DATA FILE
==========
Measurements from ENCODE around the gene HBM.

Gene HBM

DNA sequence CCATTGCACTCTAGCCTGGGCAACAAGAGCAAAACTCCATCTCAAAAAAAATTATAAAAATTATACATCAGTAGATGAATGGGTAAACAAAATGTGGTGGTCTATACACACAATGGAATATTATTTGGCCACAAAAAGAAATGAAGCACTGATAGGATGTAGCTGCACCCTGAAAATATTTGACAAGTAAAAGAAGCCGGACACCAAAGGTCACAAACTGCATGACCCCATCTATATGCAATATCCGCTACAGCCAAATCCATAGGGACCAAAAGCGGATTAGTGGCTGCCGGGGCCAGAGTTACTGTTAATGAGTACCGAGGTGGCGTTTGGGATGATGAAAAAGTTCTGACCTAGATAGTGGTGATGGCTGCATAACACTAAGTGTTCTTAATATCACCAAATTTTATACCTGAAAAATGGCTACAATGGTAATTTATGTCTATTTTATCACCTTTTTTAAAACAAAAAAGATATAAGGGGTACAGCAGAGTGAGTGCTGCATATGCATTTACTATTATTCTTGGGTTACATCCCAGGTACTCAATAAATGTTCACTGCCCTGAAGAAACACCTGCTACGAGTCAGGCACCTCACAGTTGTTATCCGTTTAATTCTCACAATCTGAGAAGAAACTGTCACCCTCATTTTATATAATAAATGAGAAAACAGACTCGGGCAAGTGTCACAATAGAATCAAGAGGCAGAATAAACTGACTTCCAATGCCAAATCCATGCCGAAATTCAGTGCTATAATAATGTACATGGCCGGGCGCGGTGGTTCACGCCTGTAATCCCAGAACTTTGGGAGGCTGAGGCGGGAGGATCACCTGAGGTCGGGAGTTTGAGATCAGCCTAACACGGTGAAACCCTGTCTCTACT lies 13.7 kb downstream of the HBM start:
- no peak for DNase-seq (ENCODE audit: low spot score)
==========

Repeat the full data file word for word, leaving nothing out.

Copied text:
Measurements from ENCODE around the gene HBM.

Gene HBM

DNA sequence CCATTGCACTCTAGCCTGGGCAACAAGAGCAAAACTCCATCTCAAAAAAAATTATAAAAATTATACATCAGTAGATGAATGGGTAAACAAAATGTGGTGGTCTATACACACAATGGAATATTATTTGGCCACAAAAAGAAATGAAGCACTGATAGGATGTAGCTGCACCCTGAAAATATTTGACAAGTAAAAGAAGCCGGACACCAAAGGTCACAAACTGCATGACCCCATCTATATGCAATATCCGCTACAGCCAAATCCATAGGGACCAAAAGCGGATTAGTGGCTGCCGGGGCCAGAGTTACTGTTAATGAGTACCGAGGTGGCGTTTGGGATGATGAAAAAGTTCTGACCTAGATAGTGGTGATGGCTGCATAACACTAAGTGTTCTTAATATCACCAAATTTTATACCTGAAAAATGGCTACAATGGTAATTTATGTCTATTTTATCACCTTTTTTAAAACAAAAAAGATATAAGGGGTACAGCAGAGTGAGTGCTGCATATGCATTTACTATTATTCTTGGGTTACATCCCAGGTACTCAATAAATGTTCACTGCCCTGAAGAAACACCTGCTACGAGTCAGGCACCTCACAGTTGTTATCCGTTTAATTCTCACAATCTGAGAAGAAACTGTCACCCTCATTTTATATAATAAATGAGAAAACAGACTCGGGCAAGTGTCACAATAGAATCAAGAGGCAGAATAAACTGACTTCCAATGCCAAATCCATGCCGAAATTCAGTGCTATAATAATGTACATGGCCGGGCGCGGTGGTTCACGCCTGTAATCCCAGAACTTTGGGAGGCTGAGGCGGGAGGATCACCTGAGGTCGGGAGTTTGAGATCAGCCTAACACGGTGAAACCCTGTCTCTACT lies 13.7 kb downstream of the HBM start:
- no peak for DNase-seq (ENCODE audit: low spot score)